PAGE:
Although some outpatient services can only be provided in a facility, a comparison between VA costs and Medicare reimbursement is significantly affected by the decision to use the facility or office-based reimbursement as the benchmark.

Outpatient pharmacy

It is difficult to compare pharmacy costs of VA to the Medicare system since VA has negotiated a lower acquisition cost for most drugs. In addition, MCA pharmacy costs also include substantial hospital overhead, which complicates pharmacy cost comparisons.

Medicare outpatient pharmacy costs are available for patients enrolled in Medicare Part D. The reimbursement amount to pharmacies and payments by patients are available for prescriptions covered under Medicare Part D in the Prescription Drug Event file. Part D drug reimbursement is negotiated between manufacturers, pharmacies, and the large number of Medicare prescription drug plans, so it can vary substantially by plan. The total cost of a drug (including costs by the plan and the patient) may be considerably less than the amount paid to pharmacies. Drug manufacturers provide significant rebates to prescription drug plans.

As an alternative, standard drug costs can be obtained from the Redbook’s list of average wholesale prices (AWP) by drug assuming some discount for Medicare. While Medicare discounts are not well known, it appears Medicaid programs pay pharmacies 85% of AWP, but when rebates are included, the net cost to Medicaid is 64% of AWP. In comparison, the VA negotiated price for brand name drugs is 42% of AWP. Medicare reimbursement amounts are also available separately for provider-administered drugs paid by Medicare under Part B (e.g. chemotherapy or drugs administered in a clinic).

Table 1: Comparing Inpatient Costs in MCA and Medicare
INPATIENT
TREATMENT
VA Managerial Cost Accounting (MCA) Medicare Reimbursement Payments
  • Cost determination
  • Activity-based cost allocation system.
  • Costs based on VA-specific Relative Value Units (RVU) used to produce separate products that comprise encounter.
  • Reflects actual costs incurred by VA.
  • Each admission is assigned to a Diagnosis-Related Group (DRG).
  • Fixed payment based on diagnosis.
  • DRGs do not take into account procedures or length of stay differences.
  • Reimbursement may be lower than actual cost of care incurred by provider.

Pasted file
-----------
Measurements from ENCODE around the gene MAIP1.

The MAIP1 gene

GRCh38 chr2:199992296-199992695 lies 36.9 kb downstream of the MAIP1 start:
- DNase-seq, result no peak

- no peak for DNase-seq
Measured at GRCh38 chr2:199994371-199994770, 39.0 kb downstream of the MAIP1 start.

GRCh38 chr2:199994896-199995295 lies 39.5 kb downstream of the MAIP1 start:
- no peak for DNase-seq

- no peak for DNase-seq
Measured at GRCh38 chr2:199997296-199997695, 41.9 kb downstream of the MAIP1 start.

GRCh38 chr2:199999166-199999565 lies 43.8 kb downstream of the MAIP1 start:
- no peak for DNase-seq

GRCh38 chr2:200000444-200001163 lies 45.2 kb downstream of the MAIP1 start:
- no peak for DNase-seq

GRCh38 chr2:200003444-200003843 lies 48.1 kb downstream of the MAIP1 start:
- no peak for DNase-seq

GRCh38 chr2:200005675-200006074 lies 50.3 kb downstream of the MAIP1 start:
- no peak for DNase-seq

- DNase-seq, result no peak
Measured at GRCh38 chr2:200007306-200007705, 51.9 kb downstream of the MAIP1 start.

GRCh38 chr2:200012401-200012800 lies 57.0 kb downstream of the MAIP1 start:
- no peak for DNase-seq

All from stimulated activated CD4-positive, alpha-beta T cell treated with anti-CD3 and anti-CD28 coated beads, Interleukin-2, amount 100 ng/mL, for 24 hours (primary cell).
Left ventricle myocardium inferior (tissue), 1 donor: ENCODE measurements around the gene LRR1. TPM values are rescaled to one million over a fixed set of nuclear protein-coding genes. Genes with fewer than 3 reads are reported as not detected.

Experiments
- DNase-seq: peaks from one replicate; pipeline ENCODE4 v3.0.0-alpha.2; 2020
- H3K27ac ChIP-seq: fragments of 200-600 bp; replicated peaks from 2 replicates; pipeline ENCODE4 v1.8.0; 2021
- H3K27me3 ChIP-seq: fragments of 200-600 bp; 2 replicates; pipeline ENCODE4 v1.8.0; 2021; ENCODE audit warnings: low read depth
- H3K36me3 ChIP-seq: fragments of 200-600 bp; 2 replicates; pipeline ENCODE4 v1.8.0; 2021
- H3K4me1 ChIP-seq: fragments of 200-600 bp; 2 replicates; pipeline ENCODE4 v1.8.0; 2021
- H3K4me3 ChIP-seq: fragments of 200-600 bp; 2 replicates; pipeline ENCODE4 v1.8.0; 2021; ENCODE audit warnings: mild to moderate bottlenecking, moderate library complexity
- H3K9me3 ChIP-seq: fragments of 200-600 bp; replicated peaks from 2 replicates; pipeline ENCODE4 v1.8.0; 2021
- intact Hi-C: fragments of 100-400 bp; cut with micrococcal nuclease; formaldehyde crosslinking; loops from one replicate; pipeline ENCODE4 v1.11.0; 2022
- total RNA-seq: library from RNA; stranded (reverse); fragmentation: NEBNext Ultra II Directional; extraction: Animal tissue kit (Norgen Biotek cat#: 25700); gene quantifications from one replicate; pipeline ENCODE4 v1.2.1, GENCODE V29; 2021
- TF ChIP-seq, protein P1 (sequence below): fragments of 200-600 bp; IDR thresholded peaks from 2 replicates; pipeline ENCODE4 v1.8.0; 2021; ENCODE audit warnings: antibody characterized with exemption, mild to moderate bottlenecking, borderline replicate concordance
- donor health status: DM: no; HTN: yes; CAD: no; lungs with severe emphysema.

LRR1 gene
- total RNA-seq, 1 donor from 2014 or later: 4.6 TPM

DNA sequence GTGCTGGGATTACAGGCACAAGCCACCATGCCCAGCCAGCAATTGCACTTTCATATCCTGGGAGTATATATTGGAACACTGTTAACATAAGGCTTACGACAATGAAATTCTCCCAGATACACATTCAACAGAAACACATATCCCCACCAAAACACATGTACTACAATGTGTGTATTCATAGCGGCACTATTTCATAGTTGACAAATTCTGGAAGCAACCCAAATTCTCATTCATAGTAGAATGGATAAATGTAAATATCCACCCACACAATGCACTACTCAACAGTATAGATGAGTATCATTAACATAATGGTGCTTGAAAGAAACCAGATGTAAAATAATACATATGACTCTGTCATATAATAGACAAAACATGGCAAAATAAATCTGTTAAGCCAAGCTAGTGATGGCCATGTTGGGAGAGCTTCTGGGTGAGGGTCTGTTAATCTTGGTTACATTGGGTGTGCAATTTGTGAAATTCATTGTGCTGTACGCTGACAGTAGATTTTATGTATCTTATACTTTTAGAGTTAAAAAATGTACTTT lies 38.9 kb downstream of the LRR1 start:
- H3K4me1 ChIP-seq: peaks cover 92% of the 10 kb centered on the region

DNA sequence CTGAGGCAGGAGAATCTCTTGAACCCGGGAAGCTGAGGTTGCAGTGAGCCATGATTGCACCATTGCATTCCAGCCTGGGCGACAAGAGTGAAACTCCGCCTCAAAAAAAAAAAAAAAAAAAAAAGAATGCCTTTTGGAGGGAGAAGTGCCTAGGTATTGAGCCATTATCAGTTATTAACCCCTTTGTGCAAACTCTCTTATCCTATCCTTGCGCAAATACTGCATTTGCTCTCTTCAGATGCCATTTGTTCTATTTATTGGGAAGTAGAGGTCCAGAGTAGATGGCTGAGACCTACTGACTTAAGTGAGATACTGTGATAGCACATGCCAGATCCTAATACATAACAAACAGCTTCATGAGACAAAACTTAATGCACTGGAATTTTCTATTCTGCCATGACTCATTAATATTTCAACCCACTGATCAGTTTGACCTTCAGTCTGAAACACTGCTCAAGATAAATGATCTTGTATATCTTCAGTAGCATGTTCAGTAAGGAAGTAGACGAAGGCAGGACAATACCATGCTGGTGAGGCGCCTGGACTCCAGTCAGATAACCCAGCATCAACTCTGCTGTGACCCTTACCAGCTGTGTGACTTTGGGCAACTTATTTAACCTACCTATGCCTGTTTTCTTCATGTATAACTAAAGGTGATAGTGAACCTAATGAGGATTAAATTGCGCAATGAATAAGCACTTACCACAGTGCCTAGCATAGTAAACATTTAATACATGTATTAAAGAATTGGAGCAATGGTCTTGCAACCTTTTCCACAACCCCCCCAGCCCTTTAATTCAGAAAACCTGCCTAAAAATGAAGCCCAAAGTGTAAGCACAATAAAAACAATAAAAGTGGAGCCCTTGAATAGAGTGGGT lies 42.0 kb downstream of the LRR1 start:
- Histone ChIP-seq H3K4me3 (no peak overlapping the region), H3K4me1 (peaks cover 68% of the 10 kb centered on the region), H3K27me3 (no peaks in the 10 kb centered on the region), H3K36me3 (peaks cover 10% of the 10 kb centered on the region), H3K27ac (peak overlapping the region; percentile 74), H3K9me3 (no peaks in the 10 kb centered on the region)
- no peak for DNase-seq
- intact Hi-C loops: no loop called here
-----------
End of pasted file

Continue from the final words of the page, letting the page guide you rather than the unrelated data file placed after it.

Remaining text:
• Data Source
  • MCA Treating Specialty file (TRT)
  • MCA Discharge file (DISCH)
  • MedPAR Hospitalization file
  • Inpatient Standard Analytic File
  • Record
  • DISCH: One record per inpatient stay that begins with admission and ends with discharge.
    • One record can involve multiple facilities.
  • TRT: One record per treating specialty per month
  • Inpatient: One record per each discharge
  • MedPAR: One record per each claim
  • Inpatient stay begins with admission to a unique facility.
  • If a patient is transferred, then there will be multiple records.
  • Facility types
  • Acute care hospitals, rehabilitation facilities, nursing homes, psychiatric hospitals, substance abuse facilities, domiciliary.
  • A single stay may include multiple facilities.
  • Acute care hospitals, skilled nursing facilities.
  • Only one facility per record.
  • Provider costs/expenses/ services
  • Includes physician and other provider costs.
  • Includes payments for anesthesiologists. Physicians are reimbursed separately from facilities under Medicare physician fee schedule.
  • Geographic variation in costs
  • RVU’s reflect cost differences across regions.
  • Payments do not vary within DRG, but there is a geographic adjustment to the reimbursement.
  • Capital costs
  • Depreciation is included.
  • Capital financing costs are not included.
  • DRG-based fixed payment per hospitalization.
  • Depreciation and capital costs are included.
  • Payment limits may be below actual capital costs.
  • Indirect costs
  • Includes hospital administrative costs and VA central office/national center operating costs.
  • Includes hospital administrative costs.